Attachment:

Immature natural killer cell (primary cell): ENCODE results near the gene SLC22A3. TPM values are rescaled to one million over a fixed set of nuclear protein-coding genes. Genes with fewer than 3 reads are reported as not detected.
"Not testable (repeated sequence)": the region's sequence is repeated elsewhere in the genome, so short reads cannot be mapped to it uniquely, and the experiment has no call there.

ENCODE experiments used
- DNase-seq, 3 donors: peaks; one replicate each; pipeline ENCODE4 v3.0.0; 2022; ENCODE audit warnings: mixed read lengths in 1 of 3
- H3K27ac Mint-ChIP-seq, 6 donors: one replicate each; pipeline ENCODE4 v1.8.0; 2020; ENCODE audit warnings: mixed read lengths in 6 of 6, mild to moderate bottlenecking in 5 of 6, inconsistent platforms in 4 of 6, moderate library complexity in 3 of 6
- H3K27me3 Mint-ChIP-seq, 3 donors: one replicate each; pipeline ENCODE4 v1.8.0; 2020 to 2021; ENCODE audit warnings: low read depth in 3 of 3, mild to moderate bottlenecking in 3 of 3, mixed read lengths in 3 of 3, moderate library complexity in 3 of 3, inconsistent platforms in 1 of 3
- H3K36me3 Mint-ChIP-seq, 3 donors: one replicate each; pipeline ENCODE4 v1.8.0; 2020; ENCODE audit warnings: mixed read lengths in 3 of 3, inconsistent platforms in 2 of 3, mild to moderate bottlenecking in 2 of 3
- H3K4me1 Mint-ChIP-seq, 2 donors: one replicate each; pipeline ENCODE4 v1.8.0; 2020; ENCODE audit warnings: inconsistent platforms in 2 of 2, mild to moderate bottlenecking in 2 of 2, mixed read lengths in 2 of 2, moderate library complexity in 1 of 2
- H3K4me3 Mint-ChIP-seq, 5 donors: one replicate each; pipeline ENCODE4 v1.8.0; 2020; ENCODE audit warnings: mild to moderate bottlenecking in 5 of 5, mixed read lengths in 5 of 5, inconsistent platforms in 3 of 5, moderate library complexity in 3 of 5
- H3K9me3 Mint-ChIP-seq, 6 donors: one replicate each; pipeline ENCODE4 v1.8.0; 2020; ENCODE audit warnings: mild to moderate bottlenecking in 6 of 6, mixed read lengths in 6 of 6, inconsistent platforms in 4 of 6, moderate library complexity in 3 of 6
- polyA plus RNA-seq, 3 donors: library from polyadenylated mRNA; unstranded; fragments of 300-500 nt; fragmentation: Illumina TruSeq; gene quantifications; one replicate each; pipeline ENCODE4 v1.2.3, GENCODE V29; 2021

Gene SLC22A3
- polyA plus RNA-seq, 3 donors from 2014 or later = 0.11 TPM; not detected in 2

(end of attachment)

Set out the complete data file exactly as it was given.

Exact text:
Immature natural killer cell (primary cell): ENCODE results near the gene SLC22A3. TPM values are rescaled to one million over a fixed set of nuclear protein-coding genes. Genes with fewer than 3 reads are reported as not detected.
"Not testable (repeated sequence)": the region's sequence is repeated elsewhere in the genome, so short reads cannot be mapped to it uniquely, and the experiment has no call there.

ENCODE experiments used
- DNase-seq, 3 donors: peaks; one replicate each; pipeline ENCODE4 v3.0.0; 2022; ENCODE audit warnings: mixed read lengths in 1 of 3
- H3K27ac Mint-ChIP-seq, 6 donors: one replicate each; pipeline ENCODE4 v1.8.0; 2020; ENCODE audit warnings: mixed read lengths in 6 of 6, mild to moderate bottlenecking in 5 of 6, inconsistent platforms in 4 of 6, moderate library complexity in 3 of 6
- H3K27me3 Mint-ChIP-seq, 3 donors: one replicate each; pipeline ENCODE4 v1.8.0; 2020 to 2021; ENCODE audit warnings: low read depth in 3 of 3, mild to moderate bottlenecking in 3 of 3, mixed read lengths in 3 of 3, moderate library complexity in 3 of 3, inconsistent platforms in 1 of 3
- H3K36me3 Mint-ChIP-seq, 3 donors: one replicate each; pipeline ENCODE4 v1.8.0; 2020; ENCODE audit warnings: mixed read lengths in 3 of 3, inconsistent platforms in 2 of 3, mild to moderate bottlenecking in 2 of 3
- H3K4me1 Mint-ChIP-seq, 2 donors: one replicate each; pipeline ENCODE4 v1.8.0; 2020; ENCODE audit warnings: inconsistent platforms in 2 of 2, mild to moderate bottlenecking in 2 of 2, mixed read lengths in 2 of 2, moderate library complexity in 1 of 2
- H3K4me3 Mint-ChIP-seq, 5 donors: one replicate each; pipeline ENCODE4 v1.8.0; 2020; ENCODE audit warnings: mild to moderate bottlenecking in 5 of 5, mixed read lengths in 5 of 5, inconsistent platforms in 3 of 5, moderate library complexity in 3 of 5
- H3K9me3 Mint-ChIP-seq, 6 donors: one replicate each; pipeline ENCODE4 v1.8.0; 2020; ENCODE audit warnings: mild to moderate bottlenecking in 6 of 6, mixed read lengths in 6 of 6, inconsistent platforms in 4 of 6, moderate library complexity in 3 of 6
- polyA plus RNA-seq, 3 donors: library from polyadenylated mRNA; unstranded; fragments of 300-500 nt; fragmentation: Illumina TruSeq; gene quantifications; one replicate each; pipeline ENCODE4 v1.2.3, GENCODE V29; 2021

Gene SLC22A3
- polyA plus RNA-seq, 3 donors from 2014 or later = 0.11 TPM; not detected in 2